The CFAA count was predicated on an unauthorized access to Facebook’s site through a violation of Facebook’s Statement of Rights and Responsibilities (“SRR”) The SRR prohibits users from “any activity . . . that would impair the operation of Facebook’s website, including the use of data mining ‘bots’ to gain access to users’ login information, the posting of unsolicited advertising on the website or circulation of such advertising via e-mail, or any commercial use of the Facebook website without Facebook’s prior authorization.” Id. at *1. The defendant was a Facebook user who was bound by the terms of the SRR. Users are also bound by Facebook’s “strict policies against spam or any other form of unsolicited advertising.” Id.The court granted the permanent injunction based on the following factual findings:

Facebook has received more than 8,000 user complaints, and more than 4,500 Facebook users have deactivated their accounts. Additionally, Facebook has expended large financial and professional resources to upgrade its security measures. Defendants have demonstrated a willingness to continue their activities without regard for Facebook’s security measures or cease and desist requests.
Id. at *3.

If the defendant violates the court’s injunction, he can be fined, imprisoned or both.

The 6th Circuit affirms the Computer Fraud and Abuse conviction of an IT Employee

Last week the Sixth Circuit Court of Appeals upheld the criminal conviction for the Computer Fraud and Abuse Act (“CFAA”) of an employee who stole confidential data from his employer’s computers. U.S. v. Batti, 2011 WL 111745 (6th Cir. Jan. 14, 2011). The issues on appeal were limited to whether the government had offered sufficient proof that the value of the data stolen exceeded $5,000 to qualify as a 5 year felony, 18 U.S.C. § 1030 (a)(2)(C)(c)(B)(iii), and whether the district court had abused its discretion in ordering restitution in the amount of $47,565.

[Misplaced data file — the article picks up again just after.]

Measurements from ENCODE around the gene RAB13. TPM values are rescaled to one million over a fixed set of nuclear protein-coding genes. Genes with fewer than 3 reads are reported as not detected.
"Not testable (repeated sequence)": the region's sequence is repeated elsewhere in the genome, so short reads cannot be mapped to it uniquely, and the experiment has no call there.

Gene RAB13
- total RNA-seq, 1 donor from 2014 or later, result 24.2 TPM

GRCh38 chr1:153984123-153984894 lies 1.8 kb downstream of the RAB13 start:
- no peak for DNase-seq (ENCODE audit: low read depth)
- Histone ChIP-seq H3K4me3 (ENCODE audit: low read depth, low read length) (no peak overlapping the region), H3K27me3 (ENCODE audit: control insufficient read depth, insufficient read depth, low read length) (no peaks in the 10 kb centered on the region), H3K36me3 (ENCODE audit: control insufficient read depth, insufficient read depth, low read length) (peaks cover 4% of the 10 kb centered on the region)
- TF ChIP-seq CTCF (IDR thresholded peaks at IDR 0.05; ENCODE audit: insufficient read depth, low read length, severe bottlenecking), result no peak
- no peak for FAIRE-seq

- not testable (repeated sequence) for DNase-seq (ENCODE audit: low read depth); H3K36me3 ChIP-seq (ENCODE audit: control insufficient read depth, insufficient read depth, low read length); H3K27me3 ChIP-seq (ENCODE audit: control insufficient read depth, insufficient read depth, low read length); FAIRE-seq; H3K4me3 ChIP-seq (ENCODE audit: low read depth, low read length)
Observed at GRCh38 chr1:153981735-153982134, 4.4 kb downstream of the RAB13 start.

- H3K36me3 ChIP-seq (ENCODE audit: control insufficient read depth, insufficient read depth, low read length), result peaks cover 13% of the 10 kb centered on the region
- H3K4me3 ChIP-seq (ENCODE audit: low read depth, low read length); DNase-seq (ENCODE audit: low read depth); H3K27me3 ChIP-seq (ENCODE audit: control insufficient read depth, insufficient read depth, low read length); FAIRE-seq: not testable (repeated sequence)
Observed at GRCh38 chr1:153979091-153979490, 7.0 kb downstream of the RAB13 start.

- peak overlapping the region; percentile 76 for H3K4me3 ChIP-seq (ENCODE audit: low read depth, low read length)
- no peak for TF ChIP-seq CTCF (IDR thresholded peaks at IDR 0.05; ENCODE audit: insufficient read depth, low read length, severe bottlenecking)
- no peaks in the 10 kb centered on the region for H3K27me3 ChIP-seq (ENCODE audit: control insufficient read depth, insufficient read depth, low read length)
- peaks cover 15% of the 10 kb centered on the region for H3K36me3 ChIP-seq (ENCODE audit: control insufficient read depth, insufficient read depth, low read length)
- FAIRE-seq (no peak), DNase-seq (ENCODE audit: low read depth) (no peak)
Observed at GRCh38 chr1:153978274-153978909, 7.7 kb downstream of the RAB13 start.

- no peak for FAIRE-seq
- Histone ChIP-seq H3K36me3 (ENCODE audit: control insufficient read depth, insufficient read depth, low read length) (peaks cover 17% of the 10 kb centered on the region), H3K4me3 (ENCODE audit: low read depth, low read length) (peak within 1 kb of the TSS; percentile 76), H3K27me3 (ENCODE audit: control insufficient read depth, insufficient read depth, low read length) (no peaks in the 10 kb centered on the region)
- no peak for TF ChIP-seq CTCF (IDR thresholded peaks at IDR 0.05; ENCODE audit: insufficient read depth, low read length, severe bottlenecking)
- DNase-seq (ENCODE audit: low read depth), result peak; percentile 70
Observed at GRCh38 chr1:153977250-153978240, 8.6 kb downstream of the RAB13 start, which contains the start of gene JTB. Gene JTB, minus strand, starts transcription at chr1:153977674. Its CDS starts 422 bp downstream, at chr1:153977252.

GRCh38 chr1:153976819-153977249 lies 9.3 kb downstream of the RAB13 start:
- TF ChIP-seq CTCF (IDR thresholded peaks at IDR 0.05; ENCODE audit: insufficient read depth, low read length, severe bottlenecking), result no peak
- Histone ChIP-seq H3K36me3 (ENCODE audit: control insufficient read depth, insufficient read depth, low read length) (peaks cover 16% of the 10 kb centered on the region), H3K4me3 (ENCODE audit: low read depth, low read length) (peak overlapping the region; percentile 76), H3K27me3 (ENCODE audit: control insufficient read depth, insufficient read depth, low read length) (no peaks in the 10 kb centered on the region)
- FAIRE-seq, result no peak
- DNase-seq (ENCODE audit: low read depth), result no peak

These limited issues precluded the Sixth Circuit from addressing the 9th Circuit’s decision in LVRC Holdings LLC v. Brekka, 581 F.3d 1127, 1135 (9th Cir. 2009). Brekka stands for the proposition that because an employee has permission to use the company computers, he or she cannot violate the CFAA because an employee’s access to the computers is never “without authorization,” a critical element of the CFAA. However, the facts in Batti and the language in the decision provide clues as to how the 6th Circuit might ultimately rule on this issue.